"[Burris] is now the senator-designate from Illinois and, as such, will be accorded all the rights and privileges of a senator-elect," Senate Majority Leader Harry Reid and Sen. Dick Durbin of Illinois said in a joint statement after Senate lawyers determined that Burris' paperwork met Senate requirements to be seated.
Burris, appointed by embattled Illinois Gov. Rod Blagojevich, could be sworn in this week, giving Democrats at least 58 of the Senate's 100 seats.
The decision marks a significant reversal for Senate Democrats. They initially resisted the surprise appointment by Blagojevich, who is accused by federal investigators of seeking to trade the Senate seat for personal favors, amid fears that any appointee would be tainted.
"As governor, I am required to make this appointment. If I don't make this appointment, then the people of Illinois will be deprived of their appropriate voice and vote in the United States Senate," Blagojevich said of his decision to appoint Burris on Dec. 30.
Burris, in Chicago Monday while his lawyers met with Senate officials on Capitol Hill, told reporters he's "humbled and honored" to be Illinois' next junior senator, and is thankful for the opportunity to serve.
The Illinois Supreme Court ruled last week that under state law, Burris' appointment paperwork was valid and that it was up to the Senate to decide whether to seat him. But Reid and other Democrats had contended that it violated Senate rules unless the appointment was signed by both the governor and the Illinois secretary of state.
Burris, a former Illinois attorney general, defiantly showed up on the steps of Capitol Hill on Congress' first day in session, only to be told that due to the dispute over his standing that he would not be sworn-in with other new senators. Burris departed the Capitol surrounded by a swarm of media.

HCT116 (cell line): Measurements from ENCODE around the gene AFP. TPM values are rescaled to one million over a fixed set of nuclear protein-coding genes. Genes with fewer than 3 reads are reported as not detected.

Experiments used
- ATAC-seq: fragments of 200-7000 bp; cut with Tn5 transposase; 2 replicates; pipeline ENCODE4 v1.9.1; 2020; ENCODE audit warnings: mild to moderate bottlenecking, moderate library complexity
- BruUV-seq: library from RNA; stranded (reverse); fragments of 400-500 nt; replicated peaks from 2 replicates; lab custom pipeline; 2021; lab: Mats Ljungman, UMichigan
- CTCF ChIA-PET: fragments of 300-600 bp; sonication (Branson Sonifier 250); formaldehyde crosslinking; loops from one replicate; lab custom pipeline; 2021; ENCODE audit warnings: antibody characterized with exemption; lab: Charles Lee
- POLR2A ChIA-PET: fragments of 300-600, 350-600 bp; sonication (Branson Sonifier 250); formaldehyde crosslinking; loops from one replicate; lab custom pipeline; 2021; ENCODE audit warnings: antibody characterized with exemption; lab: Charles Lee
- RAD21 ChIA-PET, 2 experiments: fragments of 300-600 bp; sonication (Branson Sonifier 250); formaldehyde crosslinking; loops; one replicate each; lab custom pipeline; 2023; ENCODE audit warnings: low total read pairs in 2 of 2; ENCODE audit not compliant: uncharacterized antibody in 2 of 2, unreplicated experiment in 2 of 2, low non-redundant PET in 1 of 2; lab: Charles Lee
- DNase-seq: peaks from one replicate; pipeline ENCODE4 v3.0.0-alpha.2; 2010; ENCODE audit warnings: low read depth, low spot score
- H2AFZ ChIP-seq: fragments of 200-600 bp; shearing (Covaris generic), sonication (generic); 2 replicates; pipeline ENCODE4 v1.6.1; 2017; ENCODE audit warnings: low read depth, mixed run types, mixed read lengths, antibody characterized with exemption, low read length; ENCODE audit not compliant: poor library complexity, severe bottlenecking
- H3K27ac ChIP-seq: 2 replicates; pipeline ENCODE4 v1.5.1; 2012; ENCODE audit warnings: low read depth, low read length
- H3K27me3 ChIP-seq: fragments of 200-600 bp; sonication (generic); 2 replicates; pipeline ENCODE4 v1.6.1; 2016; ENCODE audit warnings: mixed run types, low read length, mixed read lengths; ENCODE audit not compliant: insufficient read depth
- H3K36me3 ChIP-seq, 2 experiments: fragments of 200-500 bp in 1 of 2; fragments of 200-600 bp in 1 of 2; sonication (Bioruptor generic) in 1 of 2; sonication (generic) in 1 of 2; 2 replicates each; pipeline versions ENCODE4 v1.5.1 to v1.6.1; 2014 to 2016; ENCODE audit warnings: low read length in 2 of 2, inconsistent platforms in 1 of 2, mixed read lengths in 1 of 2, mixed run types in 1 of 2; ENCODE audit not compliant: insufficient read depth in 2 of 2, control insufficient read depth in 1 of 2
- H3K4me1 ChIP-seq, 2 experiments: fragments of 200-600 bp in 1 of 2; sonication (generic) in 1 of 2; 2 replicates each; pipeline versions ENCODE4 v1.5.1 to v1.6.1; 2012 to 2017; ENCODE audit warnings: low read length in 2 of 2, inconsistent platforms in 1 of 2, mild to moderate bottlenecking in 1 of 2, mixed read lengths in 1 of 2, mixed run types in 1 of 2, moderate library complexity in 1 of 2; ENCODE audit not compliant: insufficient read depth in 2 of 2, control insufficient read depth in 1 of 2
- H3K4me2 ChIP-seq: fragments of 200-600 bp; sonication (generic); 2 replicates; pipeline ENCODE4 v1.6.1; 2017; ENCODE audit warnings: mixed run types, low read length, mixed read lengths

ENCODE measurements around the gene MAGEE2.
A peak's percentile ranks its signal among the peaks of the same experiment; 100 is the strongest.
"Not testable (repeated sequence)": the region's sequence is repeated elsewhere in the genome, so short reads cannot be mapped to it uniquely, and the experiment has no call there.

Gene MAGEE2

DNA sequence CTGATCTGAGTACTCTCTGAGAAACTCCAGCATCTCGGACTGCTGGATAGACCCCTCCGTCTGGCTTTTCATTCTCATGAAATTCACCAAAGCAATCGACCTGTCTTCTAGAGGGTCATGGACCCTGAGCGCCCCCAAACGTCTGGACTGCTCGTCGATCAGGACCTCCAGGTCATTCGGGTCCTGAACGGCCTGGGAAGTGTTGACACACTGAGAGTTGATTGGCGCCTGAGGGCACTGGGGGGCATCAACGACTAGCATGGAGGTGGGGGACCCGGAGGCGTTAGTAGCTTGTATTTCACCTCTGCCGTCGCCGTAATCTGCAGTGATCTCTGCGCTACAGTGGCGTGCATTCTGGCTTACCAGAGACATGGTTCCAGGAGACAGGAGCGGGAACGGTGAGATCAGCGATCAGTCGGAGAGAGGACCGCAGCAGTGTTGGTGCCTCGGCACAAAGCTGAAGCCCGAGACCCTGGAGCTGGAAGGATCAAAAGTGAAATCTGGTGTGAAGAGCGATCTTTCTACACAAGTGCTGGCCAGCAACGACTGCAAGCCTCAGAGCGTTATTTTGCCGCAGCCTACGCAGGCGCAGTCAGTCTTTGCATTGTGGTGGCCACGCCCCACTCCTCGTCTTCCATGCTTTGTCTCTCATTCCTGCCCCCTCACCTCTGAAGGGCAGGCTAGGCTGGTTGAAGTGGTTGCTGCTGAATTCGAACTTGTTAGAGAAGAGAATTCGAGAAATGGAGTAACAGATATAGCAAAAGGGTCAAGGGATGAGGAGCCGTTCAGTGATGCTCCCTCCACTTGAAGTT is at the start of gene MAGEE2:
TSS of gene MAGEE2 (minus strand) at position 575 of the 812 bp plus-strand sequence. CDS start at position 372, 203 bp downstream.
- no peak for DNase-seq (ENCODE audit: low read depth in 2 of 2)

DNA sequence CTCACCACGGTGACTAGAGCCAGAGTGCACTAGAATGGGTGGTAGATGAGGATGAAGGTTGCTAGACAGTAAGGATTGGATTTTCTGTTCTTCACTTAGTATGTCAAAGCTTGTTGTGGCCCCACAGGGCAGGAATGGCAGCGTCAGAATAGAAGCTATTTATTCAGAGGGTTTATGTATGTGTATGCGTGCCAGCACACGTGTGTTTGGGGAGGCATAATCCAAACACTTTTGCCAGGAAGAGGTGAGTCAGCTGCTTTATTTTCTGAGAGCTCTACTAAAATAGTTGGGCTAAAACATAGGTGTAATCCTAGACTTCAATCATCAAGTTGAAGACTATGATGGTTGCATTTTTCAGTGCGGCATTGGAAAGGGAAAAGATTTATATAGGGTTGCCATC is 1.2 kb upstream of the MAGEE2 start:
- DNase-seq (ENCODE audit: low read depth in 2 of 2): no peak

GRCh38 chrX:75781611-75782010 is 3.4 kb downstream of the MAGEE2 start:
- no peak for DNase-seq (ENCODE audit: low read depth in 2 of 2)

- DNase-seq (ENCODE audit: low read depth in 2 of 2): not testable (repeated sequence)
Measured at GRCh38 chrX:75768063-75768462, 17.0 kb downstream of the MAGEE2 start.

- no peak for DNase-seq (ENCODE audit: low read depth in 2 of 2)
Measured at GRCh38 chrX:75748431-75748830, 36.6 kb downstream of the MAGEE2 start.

As the Burris appointment took on the feeling of a political sideshow, Senate Democratic objections to seating Burris weakened. Burris also steadfastly maintained that he promised Blagojevich nothing in exchange for the seat.
"If those allegations are proven to be true against the governor, then, you know, he will be in serious trouble. That in no way impacts me. There's no such thing as a tainted appointment by a chief executive who has the constitutional authority," Burris told the NewsHour of his appointment.
According to the New York Times, Burris's lawyers hand-carried to the Senate Monday an additional document bearing a state seal, an affirmation of the appointment and a mass-produced signature of the Illinois secretary of state along with the governor's original papers.
Last Friday, the Illinois House voted overwhelmingly to impeach Blagojevich, an action that sets up a Senate trial on whether he should be thrown out of office for his alleged actions surrounding the filling of Mr. Obama's vacant Senate seat and other accusations of abuse of power.